Tuesday, February 26, 2008

Asados in Chile

So I´m in another internet ciber in Curacautin, Chile, and I can´t upload any fotos. The computer won´t recognize my USB, and the one time it did it said that there was something wrong with the connection. Oh well, it was in castellano.

Anyway, so last week I was in San Martin de los Andes, which is a popular vacation spot for the residents of Neuquen. We went to a different playa everyday, and the water everywhere was really nice. I burned my back really bad though, even though I put on sunblock every 20 minutes and I was wearing a shirt when I wasn´t in the water, so I don´t know how that happened. We stayed in a really nice hotel, it had two floors, with a kitchen, 2 bathrooms, and 5 beds. We also went to the centro a lot too, and it´s bigger than downtown SC. In general the trip was really fun, but it was also really hard. Argentine families are uber uber close, and right now I still don´t feel completely part of the family, although it gets better everyday. It was really hard to watch how close they all were, and not be able to communicate everything I wanted to. I´m not really sure if my spanish is improving yet, one minute I feel like I´m getting better or that I will get better if I put in more effort, and the next minute I feel like I´ll never learn spanish and that I´m completely lost and helpless. I´m just hoping that my spanish will really improve once I start school (March 3rd).

Anyway, so now I´m in Chile visiting my host families relatives. If I wasn´t confused with Spanish before, now I certainly am, because I had to adjust to a different accent. It was slightly easier than beffore, because the accent here is more similar to the way were taught in spanish class, but people talk so fast. Another thing I noticed is that people sometimes just leave off the last syllable of a word. Like, my cousin was telling me something about school, and she was saying the words viernes and domingo, days of the week. But when she said it, she said viern and domin. It is all just so utterly confusing I don´t know what to do. Yesterday, my tio was teaching us card games, and after an hour of trying to understand I felt like I was going to pass out.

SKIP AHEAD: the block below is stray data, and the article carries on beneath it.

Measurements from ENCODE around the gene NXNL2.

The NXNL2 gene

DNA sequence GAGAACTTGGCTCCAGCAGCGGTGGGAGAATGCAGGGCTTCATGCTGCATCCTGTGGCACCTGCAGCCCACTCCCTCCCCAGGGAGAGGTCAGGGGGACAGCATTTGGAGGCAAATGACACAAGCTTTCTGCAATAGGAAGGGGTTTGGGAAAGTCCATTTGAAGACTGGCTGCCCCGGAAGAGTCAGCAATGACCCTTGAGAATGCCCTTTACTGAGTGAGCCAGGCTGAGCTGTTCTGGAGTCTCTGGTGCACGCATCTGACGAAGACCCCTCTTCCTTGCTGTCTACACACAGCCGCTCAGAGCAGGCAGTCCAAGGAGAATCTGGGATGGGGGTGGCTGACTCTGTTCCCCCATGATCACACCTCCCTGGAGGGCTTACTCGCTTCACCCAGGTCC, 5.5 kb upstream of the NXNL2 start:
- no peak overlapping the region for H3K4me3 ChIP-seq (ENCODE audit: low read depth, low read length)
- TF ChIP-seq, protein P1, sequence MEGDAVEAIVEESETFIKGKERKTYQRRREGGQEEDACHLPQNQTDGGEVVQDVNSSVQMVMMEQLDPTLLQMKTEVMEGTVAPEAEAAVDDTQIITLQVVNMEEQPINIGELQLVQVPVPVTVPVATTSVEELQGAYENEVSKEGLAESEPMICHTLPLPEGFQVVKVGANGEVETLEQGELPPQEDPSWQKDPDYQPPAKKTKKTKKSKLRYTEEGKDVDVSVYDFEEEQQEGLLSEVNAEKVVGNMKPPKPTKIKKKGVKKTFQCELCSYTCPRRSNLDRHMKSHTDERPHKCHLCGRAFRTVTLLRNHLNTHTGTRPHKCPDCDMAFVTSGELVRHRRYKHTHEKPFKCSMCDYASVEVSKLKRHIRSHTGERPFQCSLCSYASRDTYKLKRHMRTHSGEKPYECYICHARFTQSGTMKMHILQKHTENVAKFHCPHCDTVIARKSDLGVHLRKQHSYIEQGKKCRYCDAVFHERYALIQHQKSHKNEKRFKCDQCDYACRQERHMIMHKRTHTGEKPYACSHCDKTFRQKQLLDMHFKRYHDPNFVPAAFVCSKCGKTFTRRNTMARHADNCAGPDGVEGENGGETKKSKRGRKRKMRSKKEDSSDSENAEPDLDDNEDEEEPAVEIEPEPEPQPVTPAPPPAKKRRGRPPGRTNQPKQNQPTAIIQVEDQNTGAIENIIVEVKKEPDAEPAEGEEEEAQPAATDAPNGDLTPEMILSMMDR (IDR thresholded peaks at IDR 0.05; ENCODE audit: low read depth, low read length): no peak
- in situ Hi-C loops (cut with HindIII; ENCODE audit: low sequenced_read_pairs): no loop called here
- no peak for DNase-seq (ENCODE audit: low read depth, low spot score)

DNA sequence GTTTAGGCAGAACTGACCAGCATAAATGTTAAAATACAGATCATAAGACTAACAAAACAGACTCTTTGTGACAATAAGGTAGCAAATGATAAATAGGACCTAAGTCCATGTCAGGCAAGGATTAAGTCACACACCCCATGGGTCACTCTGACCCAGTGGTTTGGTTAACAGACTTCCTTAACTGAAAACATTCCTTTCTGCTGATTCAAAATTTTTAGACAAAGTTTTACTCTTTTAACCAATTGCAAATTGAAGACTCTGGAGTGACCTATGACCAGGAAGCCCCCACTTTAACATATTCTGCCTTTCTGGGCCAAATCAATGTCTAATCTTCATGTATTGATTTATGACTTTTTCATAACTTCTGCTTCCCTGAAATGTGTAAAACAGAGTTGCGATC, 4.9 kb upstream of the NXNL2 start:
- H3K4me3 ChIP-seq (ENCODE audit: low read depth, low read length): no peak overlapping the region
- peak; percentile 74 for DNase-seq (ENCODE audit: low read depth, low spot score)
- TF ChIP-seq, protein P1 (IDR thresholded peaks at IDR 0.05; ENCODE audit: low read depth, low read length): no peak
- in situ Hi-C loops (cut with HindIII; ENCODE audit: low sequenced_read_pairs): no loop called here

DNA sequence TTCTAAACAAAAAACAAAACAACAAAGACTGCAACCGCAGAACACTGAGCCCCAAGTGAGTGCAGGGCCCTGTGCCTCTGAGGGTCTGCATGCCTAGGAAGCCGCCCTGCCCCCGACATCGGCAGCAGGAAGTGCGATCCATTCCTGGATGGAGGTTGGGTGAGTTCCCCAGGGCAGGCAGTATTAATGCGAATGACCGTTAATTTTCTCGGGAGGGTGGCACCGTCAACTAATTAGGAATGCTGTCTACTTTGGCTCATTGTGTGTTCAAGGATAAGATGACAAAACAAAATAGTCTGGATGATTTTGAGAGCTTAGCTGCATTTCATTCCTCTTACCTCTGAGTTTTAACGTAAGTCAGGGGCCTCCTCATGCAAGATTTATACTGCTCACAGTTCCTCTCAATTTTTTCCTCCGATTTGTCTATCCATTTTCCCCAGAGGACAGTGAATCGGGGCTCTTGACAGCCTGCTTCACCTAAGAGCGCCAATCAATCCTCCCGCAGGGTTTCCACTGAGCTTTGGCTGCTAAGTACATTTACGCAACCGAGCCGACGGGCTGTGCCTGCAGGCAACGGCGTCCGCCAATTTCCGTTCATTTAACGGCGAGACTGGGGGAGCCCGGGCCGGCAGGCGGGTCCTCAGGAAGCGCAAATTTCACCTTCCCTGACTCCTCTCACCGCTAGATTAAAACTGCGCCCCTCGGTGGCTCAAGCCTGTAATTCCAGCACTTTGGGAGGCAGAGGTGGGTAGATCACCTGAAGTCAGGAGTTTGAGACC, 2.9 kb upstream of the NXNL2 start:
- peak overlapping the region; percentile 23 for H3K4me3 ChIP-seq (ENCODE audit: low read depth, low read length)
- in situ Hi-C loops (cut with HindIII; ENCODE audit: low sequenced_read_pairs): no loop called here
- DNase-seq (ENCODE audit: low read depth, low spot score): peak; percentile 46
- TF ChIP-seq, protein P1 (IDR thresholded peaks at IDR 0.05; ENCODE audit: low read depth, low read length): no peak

Chile isn´t that different from Argentina culturally, at least from what I´ve seen. They also do asados, which are barbeques. Today we went to the ´campo´or the field, of one of my tias, and we had an asado of lamb. The thing though is, here, since we were on a farm, we had one of the lambs from their farm. When we arrived, we went to pick out which one we were going to have. They wrangled it and put it in a wheel barrel, and brought it out. And then they killed it. Here, in Chile, its a local specialty to have sheep blood with lemon juice and bread. So instead of just killing it straight away, they bled it into this pan of herbs and lemon juice. After about 15 minutes I think it was dead, but it was still twitching a little. After that they skinned it and stuff, and a few hours later we were eating lamb asado.

And I tried the lamb blood. Is it bad that I kind of liked it? Seriously, a little cilantro and lemon juice and you can´t even tell its blood. The only thing I didn´t like was that some of the blood clotted at the bottom of the pan, so there was a sort of clotted bloody jello at the bottom. It was kind of chewy. Anyway, I had 3 spoonfuls and some with bread. If I hadn´t known it was blood, I probably would have had more than that. I have lots of great fotos of that...